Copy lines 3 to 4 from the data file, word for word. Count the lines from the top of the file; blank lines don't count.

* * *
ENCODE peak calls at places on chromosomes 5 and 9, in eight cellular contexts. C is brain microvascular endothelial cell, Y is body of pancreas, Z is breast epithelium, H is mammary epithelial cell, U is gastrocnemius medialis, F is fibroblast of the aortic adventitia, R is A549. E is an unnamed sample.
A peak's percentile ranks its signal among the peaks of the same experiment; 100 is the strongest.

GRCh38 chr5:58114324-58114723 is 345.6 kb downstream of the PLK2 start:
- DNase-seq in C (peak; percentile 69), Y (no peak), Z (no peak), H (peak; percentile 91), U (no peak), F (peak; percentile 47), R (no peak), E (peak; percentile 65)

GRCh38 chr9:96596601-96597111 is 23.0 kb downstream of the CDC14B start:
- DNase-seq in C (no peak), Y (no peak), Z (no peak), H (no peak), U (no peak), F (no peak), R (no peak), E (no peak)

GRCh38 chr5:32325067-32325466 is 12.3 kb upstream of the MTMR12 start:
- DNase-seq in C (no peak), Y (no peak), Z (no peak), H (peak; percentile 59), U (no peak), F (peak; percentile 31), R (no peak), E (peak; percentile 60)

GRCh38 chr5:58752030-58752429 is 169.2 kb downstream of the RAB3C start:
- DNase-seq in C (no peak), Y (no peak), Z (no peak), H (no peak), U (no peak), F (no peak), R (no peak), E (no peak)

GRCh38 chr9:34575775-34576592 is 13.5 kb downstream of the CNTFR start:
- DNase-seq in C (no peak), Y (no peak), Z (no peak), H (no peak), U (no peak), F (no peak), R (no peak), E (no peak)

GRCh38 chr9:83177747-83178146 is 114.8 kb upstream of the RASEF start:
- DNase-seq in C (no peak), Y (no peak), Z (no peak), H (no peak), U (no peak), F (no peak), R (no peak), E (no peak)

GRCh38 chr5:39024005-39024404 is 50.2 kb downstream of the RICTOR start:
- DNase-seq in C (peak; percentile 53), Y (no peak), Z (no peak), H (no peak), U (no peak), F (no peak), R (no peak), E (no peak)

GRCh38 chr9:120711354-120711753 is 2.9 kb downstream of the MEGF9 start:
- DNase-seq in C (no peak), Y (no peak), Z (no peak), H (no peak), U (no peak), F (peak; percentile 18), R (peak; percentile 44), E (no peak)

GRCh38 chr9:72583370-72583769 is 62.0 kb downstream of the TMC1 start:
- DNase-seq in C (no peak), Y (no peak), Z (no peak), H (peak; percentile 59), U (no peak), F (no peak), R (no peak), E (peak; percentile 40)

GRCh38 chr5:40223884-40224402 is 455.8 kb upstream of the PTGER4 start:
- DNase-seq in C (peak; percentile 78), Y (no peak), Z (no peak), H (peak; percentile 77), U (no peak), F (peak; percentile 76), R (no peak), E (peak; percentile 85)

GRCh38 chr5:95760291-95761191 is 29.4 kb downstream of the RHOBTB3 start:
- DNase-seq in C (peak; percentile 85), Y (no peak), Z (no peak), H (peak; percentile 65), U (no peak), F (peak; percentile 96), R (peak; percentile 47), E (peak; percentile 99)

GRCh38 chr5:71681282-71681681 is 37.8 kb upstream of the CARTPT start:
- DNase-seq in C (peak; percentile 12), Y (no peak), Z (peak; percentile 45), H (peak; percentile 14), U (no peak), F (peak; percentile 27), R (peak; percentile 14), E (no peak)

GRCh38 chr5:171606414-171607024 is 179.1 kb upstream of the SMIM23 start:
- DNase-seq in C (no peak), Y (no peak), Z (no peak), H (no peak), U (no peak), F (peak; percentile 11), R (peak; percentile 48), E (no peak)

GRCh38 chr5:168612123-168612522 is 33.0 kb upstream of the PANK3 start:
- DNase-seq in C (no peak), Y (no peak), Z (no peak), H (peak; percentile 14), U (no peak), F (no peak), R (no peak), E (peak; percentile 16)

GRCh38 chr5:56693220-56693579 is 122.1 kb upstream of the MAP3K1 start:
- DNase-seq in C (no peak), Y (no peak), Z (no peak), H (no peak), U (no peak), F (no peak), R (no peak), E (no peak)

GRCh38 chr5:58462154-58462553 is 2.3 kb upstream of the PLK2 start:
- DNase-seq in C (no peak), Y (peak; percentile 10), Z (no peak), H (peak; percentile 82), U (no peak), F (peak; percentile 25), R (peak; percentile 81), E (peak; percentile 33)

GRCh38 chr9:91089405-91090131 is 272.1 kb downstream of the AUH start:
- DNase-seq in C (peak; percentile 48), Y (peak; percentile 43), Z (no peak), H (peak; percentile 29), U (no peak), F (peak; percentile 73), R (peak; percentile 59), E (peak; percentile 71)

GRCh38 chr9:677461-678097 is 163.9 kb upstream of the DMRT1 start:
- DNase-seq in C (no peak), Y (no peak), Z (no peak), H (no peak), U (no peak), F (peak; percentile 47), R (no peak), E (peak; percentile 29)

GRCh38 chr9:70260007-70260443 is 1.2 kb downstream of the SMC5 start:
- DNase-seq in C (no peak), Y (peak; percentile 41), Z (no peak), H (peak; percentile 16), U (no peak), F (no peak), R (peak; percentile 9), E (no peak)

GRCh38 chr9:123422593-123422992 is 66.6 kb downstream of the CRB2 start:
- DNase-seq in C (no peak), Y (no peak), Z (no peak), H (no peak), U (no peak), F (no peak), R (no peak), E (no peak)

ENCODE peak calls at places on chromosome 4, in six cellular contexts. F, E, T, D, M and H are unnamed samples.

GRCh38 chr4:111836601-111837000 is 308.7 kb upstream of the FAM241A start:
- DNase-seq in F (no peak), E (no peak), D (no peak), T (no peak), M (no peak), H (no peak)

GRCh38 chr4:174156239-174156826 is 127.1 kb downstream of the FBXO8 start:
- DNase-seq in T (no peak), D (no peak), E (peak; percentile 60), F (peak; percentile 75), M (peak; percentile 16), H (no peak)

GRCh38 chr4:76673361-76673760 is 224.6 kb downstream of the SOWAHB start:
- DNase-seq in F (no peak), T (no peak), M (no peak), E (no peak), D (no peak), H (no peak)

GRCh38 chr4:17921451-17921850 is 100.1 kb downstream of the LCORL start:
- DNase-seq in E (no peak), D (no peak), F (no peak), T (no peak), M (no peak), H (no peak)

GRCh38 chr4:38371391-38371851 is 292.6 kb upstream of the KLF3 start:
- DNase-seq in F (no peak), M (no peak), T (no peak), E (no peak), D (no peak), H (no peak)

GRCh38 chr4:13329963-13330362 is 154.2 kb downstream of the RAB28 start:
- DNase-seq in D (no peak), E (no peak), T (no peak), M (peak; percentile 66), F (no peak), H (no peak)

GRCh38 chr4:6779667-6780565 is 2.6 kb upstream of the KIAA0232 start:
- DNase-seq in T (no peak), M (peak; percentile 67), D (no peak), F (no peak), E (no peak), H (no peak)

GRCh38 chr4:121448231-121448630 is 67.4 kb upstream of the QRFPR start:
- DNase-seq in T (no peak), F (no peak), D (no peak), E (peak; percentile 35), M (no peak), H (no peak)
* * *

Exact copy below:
GRCh38 chr5:58114324-58114723 is 345.6 kb downstream of the PLK2 start:
- DNase-seq in C (peak; percentile 69), Y (no peak), Z (no peak), H (peak; percentile 91), U (no peak), F (peak; percentile 47), R (no peak), E (peak; percentile 65)